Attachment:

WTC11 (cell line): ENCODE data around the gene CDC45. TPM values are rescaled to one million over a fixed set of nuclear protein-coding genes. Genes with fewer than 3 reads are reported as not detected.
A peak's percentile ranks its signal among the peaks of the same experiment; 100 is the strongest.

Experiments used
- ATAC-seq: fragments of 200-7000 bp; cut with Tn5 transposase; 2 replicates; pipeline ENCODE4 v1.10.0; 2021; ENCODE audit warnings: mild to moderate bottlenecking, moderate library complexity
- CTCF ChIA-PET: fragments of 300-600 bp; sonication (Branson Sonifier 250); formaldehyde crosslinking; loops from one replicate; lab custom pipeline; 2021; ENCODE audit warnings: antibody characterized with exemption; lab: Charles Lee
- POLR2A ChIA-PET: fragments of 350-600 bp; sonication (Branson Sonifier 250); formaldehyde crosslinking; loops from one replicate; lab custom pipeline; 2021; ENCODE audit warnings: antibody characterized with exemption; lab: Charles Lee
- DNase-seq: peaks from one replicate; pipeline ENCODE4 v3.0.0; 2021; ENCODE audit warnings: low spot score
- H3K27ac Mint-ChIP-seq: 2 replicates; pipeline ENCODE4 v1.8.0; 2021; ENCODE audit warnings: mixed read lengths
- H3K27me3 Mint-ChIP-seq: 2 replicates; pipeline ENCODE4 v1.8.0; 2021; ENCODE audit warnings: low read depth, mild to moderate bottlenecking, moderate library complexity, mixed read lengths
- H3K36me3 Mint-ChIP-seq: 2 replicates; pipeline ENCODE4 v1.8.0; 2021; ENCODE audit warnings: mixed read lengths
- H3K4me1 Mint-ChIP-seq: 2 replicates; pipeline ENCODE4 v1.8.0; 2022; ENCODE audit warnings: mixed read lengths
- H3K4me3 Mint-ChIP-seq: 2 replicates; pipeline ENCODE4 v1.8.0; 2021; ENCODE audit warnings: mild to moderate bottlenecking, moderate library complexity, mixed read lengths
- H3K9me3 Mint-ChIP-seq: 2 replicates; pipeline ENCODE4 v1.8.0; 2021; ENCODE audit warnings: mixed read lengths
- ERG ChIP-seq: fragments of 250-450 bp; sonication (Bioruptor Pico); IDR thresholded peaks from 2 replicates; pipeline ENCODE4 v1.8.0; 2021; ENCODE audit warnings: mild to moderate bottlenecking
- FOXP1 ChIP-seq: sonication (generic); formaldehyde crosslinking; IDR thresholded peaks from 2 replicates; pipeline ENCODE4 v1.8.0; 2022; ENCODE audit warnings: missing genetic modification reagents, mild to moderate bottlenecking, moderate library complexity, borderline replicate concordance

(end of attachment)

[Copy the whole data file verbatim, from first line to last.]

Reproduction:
WTC11 (cell line): ENCODE data around the gene CDC45. TPM values are rescaled to one million over a fixed set of nuclear protein-coding genes. Genes with fewer than 3 reads are reported as not detected.
A peak's percentile ranks its signal among the peaks of the same experiment; 100 is the strongest.

Experiments used
- ATAC-seq: fragments of 200-7000 bp; cut with Tn5 transposase; 2 replicates; pipeline ENCODE4 v1.10.0; 2021; ENCODE audit warnings: mild to moderate bottlenecking, moderate library complexity
- CTCF ChIA-PET: fragments of 300-600 bp; sonication (Branson Sonifier 250); formaldehyde crosslinking; loops from one replicate; lab custom pipeline; 2021; ENCODE audit warnings: antibody characterized with exemption; lab: Charles Lee
- POLR2A ChIA-PET: fragments of 350-600 bp; sonication (Branson Sonifier 250); formaldehyde crosslinking; loops from one replicate; lab custom pipeline; 2021; ENCODE audit warnings: antibody characterized with exemption; lab: Charles Lee
- DNase-seq: peaks from one replicate; pipeline ENCODE4 v3.0.0; 2021; ENCODE audit warnings: low spot score
- H3K27ac Mint-ChIP-seq: 2 replicates; pipeline ENCODE4 v1.8.0; 2021; ENCODE audit warnings: mixed read lengths
- H3K27me3 Mint-ChIP-seq: 2 replicates; pipeline ENCODE4 v1.8.0; 2021; ENCODE audit warnings: low read depth, mild to moderate bottlenecking, moderate library complexity, mixed read lengths
- H3K36me3 Mint-ChIP-seq: 2 replicates; pipeline ENCODE4 v1.8.0; 2021; ENCODE audit warnings: mixed read lengths
- H3K4me1 Mint-ChIP-seq: 2 replicates; pipeline ENCODE4 v1.8.0; 2022; ENCODE audit warnings: mixed read lengths
- H3K4me3 Mint-ChIP-seq: 2 replicates; pipeline ENCODE4 v1.8.0; 2021; ENCODE audit warnings: mild to moderate bottlenecking, moderate library complexity, mixed read lengths
- H3K9me3 Mint-ChIP-seq: 2 replicates; pipeline ENCODE4 v1.8.0; 2021; ENCODE audit warnings: mixed read lengths
- ERG ChIP-seq: fragments of 250-450 bp; sonication (Bioruptor Pico); IDR thresholded peaks from 2 replicates; pipeline ENCODE4 v1.8.0; 2021; ENCODE audit warnings: mild to moderate bottlenecking
- FOXP1 ChIP-seq: sonication (generic); formaldehyde crosslinking; IDR thresholded peaks from 2 replicates; pipeline ENCODE4 v1.8.0; 2022; ENCODE audit warnings: missing genetic modification reagents, mild to moderate bottlenecking, moderate library complexity, borderline replicate concordance